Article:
From the 1880 U.S. Census report on the ice harvest in Maine during the winter of 1879-80: "Every idle workman along the Kennebec River was employed and put to work. Shipyards and sawmills were applied to for sawdust to pack the ice; the demand was so large and the supply so inadequate that the sites of old sawmills were hunted up in order to dig out sawdust several years old. The price rose to $3 per cord. Marsh hay, also used for packing, rose from $5 per ton to $10.
"The river was a scene of remarkable animation. The dealers foresaw fortunes, and they pushed operations with the utmost energy. The portions of the river where cutting was done were covered with an army of 4,000 men and 350 horses, and work was prosecuted day and night. At Boothbay, a few miles from the Kennebec, and at other places, the houses were filled to the roof plates, and thousands of tons were then stacked in the open air upon the ground for transport to schooners for immediate dispatch to market. Similar scenes were enacted on the Penobscot, near Bangor and Brewer.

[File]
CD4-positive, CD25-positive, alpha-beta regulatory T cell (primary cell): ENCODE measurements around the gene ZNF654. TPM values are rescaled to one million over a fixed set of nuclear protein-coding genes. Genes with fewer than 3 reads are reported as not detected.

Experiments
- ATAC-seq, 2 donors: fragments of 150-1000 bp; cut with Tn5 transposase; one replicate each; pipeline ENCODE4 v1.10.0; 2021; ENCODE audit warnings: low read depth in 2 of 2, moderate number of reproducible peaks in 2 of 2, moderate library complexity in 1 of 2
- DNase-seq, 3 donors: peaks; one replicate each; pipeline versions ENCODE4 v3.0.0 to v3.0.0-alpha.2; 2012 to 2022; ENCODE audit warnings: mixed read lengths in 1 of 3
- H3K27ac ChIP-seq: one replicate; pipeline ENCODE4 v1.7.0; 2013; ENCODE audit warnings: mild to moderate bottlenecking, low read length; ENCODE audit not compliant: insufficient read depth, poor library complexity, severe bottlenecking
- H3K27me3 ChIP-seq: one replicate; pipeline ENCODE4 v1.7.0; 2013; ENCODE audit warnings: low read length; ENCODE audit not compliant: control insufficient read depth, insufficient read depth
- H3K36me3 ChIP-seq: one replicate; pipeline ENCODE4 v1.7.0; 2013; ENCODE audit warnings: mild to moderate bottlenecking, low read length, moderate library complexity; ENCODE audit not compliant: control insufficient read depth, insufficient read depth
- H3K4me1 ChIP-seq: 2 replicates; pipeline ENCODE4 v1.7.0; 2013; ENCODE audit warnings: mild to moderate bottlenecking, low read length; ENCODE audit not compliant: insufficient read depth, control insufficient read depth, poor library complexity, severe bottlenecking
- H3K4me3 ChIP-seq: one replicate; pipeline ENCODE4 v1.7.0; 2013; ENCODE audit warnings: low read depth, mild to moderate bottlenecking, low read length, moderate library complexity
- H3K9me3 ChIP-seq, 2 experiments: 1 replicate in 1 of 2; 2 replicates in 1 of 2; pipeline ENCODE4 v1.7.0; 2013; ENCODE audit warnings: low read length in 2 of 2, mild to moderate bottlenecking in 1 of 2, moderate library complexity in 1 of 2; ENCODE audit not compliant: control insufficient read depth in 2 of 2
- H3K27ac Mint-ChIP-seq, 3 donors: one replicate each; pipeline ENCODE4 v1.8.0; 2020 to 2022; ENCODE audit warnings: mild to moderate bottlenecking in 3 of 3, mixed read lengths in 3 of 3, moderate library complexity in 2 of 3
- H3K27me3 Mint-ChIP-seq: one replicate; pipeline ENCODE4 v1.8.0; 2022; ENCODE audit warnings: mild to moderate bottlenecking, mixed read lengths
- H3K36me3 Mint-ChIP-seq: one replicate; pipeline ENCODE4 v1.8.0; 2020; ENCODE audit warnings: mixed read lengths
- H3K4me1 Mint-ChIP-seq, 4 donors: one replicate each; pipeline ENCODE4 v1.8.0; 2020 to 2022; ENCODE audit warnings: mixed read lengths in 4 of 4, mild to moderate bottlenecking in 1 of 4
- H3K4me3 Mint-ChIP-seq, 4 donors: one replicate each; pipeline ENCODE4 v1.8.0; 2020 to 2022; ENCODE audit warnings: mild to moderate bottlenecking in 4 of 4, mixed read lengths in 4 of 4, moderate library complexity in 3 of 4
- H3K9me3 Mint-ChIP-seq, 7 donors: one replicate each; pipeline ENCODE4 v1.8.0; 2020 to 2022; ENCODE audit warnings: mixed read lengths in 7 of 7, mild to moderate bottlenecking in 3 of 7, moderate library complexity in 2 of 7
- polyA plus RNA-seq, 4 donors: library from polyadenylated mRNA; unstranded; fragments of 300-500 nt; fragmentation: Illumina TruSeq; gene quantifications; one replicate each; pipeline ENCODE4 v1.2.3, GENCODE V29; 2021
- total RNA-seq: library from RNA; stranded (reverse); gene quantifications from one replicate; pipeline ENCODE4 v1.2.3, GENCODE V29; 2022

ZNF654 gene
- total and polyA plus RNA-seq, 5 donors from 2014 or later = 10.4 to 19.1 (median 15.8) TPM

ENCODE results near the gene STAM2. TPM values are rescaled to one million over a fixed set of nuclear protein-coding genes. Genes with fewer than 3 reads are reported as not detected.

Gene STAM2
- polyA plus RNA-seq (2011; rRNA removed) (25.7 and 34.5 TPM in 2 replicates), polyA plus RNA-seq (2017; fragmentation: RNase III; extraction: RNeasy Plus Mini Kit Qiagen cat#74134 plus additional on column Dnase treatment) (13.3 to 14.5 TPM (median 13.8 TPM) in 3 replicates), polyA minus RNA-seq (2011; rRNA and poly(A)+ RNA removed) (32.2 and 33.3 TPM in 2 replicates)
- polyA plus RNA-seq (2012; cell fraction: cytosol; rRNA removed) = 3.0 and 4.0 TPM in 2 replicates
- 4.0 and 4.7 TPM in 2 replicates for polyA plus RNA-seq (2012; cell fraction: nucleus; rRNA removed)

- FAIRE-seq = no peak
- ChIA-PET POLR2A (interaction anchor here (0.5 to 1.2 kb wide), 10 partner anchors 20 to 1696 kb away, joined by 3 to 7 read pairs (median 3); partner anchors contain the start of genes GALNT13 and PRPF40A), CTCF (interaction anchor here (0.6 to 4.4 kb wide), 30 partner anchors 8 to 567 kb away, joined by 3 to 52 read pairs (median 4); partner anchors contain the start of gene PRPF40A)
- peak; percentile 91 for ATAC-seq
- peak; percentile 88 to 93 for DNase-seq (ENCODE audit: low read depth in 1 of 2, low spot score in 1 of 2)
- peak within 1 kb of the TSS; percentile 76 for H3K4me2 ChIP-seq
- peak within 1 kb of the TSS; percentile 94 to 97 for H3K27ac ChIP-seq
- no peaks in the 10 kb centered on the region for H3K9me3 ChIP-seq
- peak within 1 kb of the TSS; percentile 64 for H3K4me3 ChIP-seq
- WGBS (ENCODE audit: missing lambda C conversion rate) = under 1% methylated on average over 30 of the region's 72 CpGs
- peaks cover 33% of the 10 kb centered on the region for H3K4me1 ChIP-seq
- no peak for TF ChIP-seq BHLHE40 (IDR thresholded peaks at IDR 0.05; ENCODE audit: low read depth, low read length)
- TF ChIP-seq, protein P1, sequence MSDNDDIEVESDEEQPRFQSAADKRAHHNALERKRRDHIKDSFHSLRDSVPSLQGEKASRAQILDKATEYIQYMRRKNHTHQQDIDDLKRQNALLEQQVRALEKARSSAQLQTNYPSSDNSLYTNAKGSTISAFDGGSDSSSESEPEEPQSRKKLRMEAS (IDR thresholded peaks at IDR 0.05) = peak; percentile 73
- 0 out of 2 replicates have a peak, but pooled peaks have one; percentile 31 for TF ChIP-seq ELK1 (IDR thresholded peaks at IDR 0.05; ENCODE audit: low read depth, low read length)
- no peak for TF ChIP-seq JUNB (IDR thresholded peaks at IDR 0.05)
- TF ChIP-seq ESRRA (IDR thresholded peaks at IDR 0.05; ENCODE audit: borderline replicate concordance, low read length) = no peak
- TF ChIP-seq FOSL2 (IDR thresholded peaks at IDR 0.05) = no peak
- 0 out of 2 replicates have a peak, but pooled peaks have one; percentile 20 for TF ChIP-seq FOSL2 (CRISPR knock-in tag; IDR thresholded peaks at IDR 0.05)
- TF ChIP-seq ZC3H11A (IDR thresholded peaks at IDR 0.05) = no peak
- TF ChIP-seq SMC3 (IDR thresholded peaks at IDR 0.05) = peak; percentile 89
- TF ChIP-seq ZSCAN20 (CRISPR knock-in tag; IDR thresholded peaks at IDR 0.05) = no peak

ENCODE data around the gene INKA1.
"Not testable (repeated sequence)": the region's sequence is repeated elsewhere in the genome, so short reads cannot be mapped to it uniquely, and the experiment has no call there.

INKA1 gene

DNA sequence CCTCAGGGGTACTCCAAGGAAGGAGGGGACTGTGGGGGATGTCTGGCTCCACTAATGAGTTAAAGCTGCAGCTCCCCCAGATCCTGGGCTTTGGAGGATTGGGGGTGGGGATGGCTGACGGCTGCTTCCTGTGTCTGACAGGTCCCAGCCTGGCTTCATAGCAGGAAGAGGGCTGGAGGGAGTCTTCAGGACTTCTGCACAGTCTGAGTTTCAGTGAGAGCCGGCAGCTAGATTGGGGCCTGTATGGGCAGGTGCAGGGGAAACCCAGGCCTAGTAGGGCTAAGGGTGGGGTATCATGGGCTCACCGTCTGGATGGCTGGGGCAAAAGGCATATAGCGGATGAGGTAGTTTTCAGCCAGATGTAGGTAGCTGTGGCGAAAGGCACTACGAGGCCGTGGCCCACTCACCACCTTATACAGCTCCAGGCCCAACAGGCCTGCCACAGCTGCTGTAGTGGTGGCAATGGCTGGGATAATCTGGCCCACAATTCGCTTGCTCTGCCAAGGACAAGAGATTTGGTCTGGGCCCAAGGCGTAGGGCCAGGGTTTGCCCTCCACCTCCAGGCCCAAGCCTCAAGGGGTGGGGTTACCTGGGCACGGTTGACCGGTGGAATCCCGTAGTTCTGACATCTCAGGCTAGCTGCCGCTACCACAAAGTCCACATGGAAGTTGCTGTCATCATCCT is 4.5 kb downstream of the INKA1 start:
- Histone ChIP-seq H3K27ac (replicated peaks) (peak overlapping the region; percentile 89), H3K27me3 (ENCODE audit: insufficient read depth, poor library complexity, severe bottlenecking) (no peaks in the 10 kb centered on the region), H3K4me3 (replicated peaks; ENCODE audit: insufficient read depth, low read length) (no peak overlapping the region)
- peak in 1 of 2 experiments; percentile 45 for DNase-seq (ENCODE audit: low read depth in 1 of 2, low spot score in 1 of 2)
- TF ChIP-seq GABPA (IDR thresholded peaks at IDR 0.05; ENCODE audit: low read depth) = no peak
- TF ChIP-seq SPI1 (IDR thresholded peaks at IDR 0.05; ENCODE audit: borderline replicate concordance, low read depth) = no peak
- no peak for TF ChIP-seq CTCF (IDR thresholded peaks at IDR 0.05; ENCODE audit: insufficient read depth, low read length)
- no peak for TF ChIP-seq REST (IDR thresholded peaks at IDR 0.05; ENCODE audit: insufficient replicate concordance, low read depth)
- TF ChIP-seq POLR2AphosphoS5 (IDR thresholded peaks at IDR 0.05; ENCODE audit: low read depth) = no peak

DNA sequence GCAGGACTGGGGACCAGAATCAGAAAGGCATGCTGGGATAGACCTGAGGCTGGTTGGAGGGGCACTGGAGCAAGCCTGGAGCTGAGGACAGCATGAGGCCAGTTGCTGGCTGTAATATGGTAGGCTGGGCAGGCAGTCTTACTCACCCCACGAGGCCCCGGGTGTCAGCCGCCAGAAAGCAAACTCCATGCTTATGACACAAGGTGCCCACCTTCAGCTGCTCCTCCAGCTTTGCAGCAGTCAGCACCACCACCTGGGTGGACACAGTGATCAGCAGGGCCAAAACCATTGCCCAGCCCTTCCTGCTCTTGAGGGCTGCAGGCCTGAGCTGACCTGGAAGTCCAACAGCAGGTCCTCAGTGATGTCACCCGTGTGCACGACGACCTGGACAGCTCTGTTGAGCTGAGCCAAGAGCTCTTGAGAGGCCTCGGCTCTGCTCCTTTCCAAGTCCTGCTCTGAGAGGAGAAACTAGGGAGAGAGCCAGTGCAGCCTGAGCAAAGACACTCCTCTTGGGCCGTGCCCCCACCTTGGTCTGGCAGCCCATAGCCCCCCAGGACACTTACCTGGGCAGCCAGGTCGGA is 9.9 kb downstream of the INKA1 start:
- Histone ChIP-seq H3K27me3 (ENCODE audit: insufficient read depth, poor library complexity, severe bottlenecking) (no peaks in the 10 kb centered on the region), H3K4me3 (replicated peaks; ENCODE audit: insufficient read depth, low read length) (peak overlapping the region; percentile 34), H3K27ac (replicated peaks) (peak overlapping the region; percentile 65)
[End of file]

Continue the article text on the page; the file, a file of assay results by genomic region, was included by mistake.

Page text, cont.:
"When the harvest had ended, a total of about 1,300,000 tons of ice had been gathered in Maine. On the Penobscot, this was the first year in which ice had been cut in any large quantity. For 15 years there had been no such business excitement in Maine. The profits of the year gave a great stimulus both to the ice business of Maine and the shipbuilding industry."